Kendra: As a wife and mother, what is the most important thing you can do to make sure you are keeping your family a priority?


Cynthia: The most important thing I do to keep my family the priority is to remember that my family is my priority. There’s no such thing as ‘perfect balance’. There’s only an acceptable imbalance. But I have learned to honor my feelings which really helps. Years ago when I felt sad or guilty that I wasn’t spending enough time with my kids I would “suck it up” thinking that’s just what women have to deal with. I do not believe that now. If something isn’t right in your life – you have the chance to change it. And in fact we must. At PINK we now telecommute on Wednesdays. So I pick my youngest son up from school. We both enjoy this and amazingly my guilt is gone!


Kendra: You mention 10 Commandments you follow, and we’re not referring to the biblical sense. What are some rules you implement in order to keep things running smoothly?


Cynthia: We always try to observe the BlackBerry 10 Commandments that PINK wrote about. We set basic rules to keep technology from intruding on our family life, i.e. Thou shalt not take the BlackBerry to any table with food on it or family around it.  Thou shalt do everything possible to misplace your BlackBerry on weekends. Thou shalt not confuse number of e-mails with self-worth. Etc. 


Kendra: What are your goals for your family?


Cynthia: The goal for the family is to nurture each members spirit and make sure we each feel loved – so we can fly.


Kendra: You describe yourself as a “famillionaire”. What does that mean to you?


Cynthia: We coined the term “Famillionaire” because this is what it means to be rich – the real wealth is in family and the people you love. If you have that then you are the richest of all.

Kendra: What would you tell the women in the world who are dreaming of starting their own business, but are playing small and are fearful, because they feel they have to choose one or the other, success at business or success at family?


Cynthia: There really is no other choice but to follow your heart if you want to live a happy, authentic life. Too often I think women owners, and women in general don’t think big enough. They don’t ask for what they really want. I’m at Emory University (in Atlanta, Georgia) today grading presentations for finals in a business class. Upstairs in the west lobby of the Goizueta School of Business, there’s a mahogany granite bench that answers your question as well as anything I’ve seen. It says: “Go forth. With courage. Without delay. Into the uncharted. To receive your reward.”


Kendra: With all of your ambition and expertise and having it all and doing it all, what other plans do you have for your future?


Cynthia: Goals and dreams change and evolve over time. We’re thinking ahead to the time when our kids go to college and what to do then. It’s fun to dream and consider the life we want to build. We’ve found that these ideas, once manifested in your mind and talked about and planned for, actually come true.


Kendra: When do you sleep? : )


Cynthia : It’s a challenge to sleep and turn off the brain when you’re so excited about tomorrow – and thinking about the challenges and opportunities that await, at work and at home. I keep a pad of paper and pen in most rooms and jot down notes to remind myself of things in the morning. Only then can I get back to sleep!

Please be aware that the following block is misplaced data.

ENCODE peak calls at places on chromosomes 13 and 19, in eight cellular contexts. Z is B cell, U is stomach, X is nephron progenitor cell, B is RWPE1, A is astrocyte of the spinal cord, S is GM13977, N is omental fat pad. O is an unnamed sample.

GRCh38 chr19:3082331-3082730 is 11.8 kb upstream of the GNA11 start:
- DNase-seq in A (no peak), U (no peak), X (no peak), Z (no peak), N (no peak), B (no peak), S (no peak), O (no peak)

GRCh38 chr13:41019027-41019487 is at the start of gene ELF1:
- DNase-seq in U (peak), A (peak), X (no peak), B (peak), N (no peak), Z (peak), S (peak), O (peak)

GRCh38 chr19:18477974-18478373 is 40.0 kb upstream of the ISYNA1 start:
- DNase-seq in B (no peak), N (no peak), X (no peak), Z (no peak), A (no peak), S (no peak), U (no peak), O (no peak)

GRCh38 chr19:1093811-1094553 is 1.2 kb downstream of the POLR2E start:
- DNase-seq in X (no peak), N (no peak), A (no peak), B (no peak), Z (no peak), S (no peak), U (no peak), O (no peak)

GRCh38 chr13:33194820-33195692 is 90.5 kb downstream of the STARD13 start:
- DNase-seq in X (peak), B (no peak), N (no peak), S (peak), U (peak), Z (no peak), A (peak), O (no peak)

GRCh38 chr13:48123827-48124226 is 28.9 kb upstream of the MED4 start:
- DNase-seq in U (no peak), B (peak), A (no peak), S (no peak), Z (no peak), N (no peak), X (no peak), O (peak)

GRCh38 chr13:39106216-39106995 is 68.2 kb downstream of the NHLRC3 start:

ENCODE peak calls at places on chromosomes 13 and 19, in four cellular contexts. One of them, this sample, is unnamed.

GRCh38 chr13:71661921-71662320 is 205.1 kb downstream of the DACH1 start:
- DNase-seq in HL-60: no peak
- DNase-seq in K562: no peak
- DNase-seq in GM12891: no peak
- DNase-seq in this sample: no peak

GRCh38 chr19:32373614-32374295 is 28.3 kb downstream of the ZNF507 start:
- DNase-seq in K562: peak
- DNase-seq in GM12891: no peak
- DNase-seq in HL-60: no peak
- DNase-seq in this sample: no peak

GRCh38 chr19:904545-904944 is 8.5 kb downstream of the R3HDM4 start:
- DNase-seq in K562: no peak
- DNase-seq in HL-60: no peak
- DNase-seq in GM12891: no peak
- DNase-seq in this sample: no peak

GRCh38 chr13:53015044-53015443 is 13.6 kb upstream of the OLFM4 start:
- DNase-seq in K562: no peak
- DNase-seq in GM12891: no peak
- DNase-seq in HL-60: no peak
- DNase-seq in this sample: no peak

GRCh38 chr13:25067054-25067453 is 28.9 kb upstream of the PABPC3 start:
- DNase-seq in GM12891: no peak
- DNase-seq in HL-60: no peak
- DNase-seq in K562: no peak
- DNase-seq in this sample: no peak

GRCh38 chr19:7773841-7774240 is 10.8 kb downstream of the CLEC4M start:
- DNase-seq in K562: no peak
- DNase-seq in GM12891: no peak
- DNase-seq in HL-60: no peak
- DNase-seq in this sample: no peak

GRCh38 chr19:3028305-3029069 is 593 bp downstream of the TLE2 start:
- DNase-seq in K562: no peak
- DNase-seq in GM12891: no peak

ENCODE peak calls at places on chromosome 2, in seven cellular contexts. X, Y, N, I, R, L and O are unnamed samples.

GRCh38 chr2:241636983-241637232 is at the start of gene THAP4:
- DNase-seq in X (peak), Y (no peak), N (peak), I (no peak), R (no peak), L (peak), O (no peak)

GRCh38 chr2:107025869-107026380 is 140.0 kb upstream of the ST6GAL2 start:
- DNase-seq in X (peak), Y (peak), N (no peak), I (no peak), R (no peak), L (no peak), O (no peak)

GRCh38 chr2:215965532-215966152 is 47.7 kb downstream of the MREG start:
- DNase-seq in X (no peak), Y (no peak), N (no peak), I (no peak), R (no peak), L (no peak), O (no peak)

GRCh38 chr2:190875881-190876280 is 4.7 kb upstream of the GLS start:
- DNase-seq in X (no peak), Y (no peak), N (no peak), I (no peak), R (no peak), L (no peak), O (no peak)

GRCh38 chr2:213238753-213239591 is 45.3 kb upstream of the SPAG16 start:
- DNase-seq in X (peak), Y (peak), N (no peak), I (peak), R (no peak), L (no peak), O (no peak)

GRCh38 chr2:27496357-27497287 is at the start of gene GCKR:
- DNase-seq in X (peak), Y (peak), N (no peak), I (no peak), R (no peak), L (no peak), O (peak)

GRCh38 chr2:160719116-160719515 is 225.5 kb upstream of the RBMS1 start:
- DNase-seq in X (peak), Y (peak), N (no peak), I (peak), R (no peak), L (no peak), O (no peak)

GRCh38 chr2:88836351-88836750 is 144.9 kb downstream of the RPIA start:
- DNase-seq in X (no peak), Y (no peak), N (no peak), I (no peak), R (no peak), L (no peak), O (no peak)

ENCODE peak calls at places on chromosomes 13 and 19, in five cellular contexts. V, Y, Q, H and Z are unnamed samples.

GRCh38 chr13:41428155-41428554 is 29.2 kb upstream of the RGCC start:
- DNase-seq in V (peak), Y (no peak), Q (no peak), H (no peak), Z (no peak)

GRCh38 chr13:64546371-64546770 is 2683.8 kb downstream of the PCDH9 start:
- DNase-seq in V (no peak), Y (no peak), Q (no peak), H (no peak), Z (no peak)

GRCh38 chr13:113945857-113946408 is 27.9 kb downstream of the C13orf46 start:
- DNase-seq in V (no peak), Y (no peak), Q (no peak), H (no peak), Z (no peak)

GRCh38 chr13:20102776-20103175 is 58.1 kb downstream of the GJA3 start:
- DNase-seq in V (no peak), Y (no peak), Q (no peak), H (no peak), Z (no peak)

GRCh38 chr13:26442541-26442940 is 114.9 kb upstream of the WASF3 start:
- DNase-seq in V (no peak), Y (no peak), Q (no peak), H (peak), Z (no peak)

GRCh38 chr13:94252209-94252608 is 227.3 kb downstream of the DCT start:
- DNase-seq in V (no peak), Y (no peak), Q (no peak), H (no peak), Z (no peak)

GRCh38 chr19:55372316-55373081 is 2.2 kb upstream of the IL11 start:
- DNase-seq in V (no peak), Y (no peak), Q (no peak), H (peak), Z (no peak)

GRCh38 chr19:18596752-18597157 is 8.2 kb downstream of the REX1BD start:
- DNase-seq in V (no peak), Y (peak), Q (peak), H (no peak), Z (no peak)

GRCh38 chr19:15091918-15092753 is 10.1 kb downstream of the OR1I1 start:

Kendra : Thank you, Cynthia, for your time and for sharing your personal experiences, outlooks and goals. You have created a workable space where you are able to balance your work and home life, and I think that others will be inspired to do the same, with your example. I also think it’s worth pointing out that you make sure to have dinner every evening, as a family, around the table, together. I grew up the same way and believe it to be an important component in strengthening the family unit and relationships. Your children will be thankful for that quality time, as they grow and appreciate its meaning. Great Ken-versation !



My interview with up-and-coming artist Nina Foot! We will keep a look out for her as she becomes more visible on the scene. Her passion for life and music is apparent in this casual Kenversation and her drive and visions are inspiring…

Ken-versation with Vivian Kanchian (personal trainer, nutrition student)

Who is Vivian Kanchian?

“From a very young age, I have been fascinated by the body’s ability to heal itself;  likely something I picked up from my health nut dad.  I have since studied many integrative healing modalities including homeopathy, mind-body visualization/ hypnotherapy, and my true love… food therapy.  I wholly believe that health and happiness are intimately entwined, and that when people put good, clean food into their bodies and spend as much of their time doing those things which they love, they are living their lives the way the universe intended” – V.K. 


Kendra : Now, you are a Certified Personal Fitness Trainer, and are working on your nutrition career, but you are a student of life. Having said that, what is your PASSION?


Vivian : My passion is to get people to understand that what they put inside their bodies, and the way that they treat their bodies, both nutritionally and in terms of physical activity, can have a huge impact on their lives, and change their lives towards the better, or towards the worse, depending on the decisions that they make.


Kendra : You told me once about proper nutrition as the best preventative medicine and powerful healing modality.


Vivian : I did say that ! I just think that people tend not to think of these two things as really, really powerful tools in their well-being. A good example that I can give is, you know, you hear people saying, ‘Oh my gosh, that organic lettuce is twice as much as the one that I get at Cost Plus for fifty cents !’ But aren’t you willing to pay an extra fifty cents, and maybe cut corners from elsewhere, and not from your health? I think that food, and healthy food, is the best preventative medicine, and physical activity when you’re putting food into your body, you have to also exert that energy and burn it off, for optimal health. So, I’d like people to understand how much they can change and how powerful of a tool these two things are.